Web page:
Money can be a sore subject. When it comes to paying for library resources, no one seems happy, particularly when those resources are government-created. In the U.S., the perception is that, since taxes pay for government document content generation, the content should be free and freely available. Some content, however, is restricted due to security or privacy concerns. You probably don’t want top secret nuclear launch codes made public. Outside the U.S., some countries copyright their government documents, so paying for access is the norm.
Sometimes you just can’t win for losing (a phrase my mother was fond of). The Library of Congress (LC) wants to make previously inaccessible, non-confidential Congressional Research Service reports available, for free, on a new website. Laudable, yes? Not entirely. It’s going to cost $1.5 million, which some see as exorbitant, particularly given the existence of EveryCRSReport.com. However, LC assures us that its version will be authoritative and updated with versioning history.
It’s not just government information. Negotiations between Elsevier and academic consortia in Germany and Sweden stalled earlier this year, and Elsevier is no longer sending updates to previously subscribing libraries. Researchers could opt for OA as an alternative. OA for scholarly publications is now an accepted policy, not ephemeral. It raises questions, however, about who pays article publishing charges (APCs), what an acceptable amount for APCs is, and when a journal is not a reputable place in which to publish. Just how much should an institution spend to provide free information? And perhaps even more important, does free scholarly literature encourage bad science? The jury is still out.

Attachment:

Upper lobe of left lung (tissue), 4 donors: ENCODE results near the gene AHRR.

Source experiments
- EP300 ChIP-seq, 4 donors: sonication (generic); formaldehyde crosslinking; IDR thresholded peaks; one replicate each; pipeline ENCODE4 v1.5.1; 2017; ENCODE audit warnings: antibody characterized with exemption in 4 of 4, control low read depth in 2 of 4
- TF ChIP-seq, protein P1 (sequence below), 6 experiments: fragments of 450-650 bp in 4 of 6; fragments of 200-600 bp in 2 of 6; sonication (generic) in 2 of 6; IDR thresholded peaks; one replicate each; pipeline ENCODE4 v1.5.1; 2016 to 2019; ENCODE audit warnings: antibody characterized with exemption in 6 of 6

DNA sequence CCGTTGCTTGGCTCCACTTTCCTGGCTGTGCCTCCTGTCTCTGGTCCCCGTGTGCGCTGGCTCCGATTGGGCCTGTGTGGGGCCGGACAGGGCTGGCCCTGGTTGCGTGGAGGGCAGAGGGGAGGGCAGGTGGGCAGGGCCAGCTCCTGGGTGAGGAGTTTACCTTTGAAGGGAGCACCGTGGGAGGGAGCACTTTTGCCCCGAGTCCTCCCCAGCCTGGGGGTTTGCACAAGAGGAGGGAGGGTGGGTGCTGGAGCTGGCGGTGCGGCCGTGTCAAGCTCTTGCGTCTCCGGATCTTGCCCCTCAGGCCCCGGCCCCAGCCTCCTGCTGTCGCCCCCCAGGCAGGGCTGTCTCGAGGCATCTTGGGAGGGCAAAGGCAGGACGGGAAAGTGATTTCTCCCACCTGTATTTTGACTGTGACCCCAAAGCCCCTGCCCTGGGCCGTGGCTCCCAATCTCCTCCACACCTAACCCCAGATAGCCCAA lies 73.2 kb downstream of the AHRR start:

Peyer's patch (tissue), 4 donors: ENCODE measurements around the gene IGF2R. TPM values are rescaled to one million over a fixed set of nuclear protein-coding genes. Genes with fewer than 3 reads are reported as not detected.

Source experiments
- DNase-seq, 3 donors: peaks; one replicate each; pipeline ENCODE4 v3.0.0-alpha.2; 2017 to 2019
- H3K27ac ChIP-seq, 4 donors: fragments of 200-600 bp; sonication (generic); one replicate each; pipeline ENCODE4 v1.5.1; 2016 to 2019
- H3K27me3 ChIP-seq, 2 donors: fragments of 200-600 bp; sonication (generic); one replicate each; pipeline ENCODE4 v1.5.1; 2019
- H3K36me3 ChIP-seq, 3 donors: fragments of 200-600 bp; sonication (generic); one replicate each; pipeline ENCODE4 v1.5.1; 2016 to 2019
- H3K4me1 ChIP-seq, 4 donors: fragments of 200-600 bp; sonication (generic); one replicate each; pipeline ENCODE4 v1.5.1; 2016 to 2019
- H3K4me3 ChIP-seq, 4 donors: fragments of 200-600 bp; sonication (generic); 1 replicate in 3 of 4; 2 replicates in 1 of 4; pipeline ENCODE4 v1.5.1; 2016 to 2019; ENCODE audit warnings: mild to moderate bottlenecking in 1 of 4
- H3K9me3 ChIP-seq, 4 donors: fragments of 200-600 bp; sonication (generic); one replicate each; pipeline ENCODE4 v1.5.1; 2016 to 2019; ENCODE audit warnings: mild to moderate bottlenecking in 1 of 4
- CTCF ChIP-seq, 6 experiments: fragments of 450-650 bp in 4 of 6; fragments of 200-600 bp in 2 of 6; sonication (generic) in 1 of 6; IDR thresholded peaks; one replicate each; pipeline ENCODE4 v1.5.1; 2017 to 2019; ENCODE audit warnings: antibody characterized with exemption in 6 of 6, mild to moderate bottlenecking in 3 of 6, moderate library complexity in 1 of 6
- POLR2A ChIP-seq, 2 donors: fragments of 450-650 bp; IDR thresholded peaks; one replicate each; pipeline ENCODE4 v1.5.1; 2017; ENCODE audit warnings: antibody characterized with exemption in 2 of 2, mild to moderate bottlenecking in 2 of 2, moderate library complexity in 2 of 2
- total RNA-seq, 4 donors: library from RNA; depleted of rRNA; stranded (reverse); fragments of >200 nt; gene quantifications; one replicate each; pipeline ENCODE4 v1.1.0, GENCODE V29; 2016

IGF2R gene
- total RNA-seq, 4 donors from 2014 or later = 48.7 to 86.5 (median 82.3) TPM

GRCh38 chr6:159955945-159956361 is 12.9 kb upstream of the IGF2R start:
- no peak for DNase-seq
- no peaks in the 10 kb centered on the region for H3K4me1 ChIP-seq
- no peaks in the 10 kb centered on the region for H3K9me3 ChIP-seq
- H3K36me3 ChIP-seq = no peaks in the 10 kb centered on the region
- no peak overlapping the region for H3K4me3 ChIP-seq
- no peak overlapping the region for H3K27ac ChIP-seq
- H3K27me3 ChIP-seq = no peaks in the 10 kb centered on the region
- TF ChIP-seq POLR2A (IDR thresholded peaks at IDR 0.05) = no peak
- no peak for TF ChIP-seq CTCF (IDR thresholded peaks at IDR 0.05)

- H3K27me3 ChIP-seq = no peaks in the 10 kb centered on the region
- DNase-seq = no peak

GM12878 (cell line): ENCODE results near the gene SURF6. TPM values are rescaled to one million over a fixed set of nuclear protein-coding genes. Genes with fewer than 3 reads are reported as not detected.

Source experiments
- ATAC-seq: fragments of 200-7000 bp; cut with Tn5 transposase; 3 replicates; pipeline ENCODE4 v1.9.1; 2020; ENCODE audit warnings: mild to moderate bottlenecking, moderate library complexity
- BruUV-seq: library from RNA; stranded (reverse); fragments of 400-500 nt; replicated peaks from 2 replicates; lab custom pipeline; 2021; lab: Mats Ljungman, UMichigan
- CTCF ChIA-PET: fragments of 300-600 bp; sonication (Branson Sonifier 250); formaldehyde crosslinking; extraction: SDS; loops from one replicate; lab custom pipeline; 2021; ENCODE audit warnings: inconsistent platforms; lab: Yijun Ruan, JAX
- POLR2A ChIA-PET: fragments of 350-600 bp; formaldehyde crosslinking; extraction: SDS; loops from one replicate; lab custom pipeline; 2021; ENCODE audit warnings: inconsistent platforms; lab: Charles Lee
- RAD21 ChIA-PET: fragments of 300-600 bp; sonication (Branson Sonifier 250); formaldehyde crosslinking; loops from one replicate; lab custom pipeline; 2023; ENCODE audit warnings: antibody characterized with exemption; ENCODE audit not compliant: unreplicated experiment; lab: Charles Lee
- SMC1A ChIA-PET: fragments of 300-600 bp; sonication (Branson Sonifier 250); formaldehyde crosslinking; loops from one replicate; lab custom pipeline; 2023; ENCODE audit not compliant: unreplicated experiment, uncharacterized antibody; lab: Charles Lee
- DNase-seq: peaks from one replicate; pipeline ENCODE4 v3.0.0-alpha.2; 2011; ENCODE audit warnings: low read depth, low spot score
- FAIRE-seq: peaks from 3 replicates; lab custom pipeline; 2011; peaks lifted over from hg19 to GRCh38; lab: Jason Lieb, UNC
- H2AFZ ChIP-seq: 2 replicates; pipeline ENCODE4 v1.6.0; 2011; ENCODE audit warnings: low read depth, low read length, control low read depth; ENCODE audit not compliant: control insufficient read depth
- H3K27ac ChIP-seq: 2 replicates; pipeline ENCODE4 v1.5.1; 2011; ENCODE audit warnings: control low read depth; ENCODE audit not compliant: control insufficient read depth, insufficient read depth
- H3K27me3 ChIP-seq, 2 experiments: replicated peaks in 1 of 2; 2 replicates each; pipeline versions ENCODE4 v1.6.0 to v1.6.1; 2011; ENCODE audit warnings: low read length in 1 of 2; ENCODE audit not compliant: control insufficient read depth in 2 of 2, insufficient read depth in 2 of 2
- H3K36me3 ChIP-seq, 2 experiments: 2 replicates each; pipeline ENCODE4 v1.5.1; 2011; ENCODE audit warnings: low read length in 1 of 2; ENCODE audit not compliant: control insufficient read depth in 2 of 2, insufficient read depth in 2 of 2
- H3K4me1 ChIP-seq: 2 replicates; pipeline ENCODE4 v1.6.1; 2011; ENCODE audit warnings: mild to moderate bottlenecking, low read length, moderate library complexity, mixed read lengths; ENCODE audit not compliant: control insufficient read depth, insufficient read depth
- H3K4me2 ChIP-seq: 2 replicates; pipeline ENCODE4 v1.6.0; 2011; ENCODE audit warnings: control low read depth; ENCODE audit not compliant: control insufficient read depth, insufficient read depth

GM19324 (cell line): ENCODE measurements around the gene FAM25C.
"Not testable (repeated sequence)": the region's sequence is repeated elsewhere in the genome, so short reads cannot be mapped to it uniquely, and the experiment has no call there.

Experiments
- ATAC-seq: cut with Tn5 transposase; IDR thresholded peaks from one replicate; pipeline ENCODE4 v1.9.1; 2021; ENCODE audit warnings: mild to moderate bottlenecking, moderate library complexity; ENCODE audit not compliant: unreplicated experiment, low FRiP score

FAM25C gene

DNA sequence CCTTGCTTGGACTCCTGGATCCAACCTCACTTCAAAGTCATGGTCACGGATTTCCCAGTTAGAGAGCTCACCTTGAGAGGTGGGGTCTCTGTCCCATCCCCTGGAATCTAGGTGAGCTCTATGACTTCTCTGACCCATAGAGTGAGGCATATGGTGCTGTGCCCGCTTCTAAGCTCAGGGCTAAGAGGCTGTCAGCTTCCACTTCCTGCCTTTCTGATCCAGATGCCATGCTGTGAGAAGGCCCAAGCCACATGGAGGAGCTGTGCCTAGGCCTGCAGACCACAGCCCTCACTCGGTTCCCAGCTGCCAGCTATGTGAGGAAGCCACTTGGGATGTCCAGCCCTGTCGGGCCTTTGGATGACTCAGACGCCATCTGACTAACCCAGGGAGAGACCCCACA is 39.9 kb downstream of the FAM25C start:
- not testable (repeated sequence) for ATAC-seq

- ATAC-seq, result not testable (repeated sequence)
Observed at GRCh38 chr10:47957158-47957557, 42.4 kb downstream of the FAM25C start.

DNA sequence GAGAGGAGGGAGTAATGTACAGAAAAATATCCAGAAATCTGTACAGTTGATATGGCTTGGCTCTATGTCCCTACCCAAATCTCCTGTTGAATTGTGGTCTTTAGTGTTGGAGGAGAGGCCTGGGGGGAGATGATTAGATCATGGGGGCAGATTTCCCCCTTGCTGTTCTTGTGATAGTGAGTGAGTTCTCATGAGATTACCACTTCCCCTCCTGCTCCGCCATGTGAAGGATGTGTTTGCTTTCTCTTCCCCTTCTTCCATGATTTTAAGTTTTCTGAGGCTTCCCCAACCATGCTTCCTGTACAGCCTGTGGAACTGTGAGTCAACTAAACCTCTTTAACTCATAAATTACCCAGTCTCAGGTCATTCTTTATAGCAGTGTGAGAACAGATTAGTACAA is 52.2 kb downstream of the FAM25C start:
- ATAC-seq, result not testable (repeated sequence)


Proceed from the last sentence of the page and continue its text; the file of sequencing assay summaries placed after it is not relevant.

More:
Pricing affects non-scholarly publications as well. News organizations have played around for years with putting articles behind paywalls. Some require registration before they disgorge free articles. On some sites, you pay for everything. Others give you two or five or 10 free articles per month. It’s not set in stone, and the number can change depending on any new strategy devised by the publisher. A challenge for libraries is to help people determine what they can get for free from databases the library already pays for versus what they think they must pay for on their own. Newspapers.com is my particular headache.
Can paying nothing be perceived as predatory pricing? This charge is leveled against Google, with the assumption that making its Android operating system free encourages people to use the Google search engine and depend upon the accuracy of its search results. The suspicion exists that those results are tilted toward bringing in more advertising money to Google.
Whatever you think of the various pricing mechanisms, it’s clear that someone somewhere has to pay the piper. It could be libraries, taxpayers, researchers, employers, or funding agencies. Just because something is free to read on the web doesn’t mean there’s not a cost in there somewhere, even when it’s not the reader who’s paying.
The relationship of price to value remains mysterious. If there’s a piper to pay, it’s up to information professionals to choose wisely about which piper that is.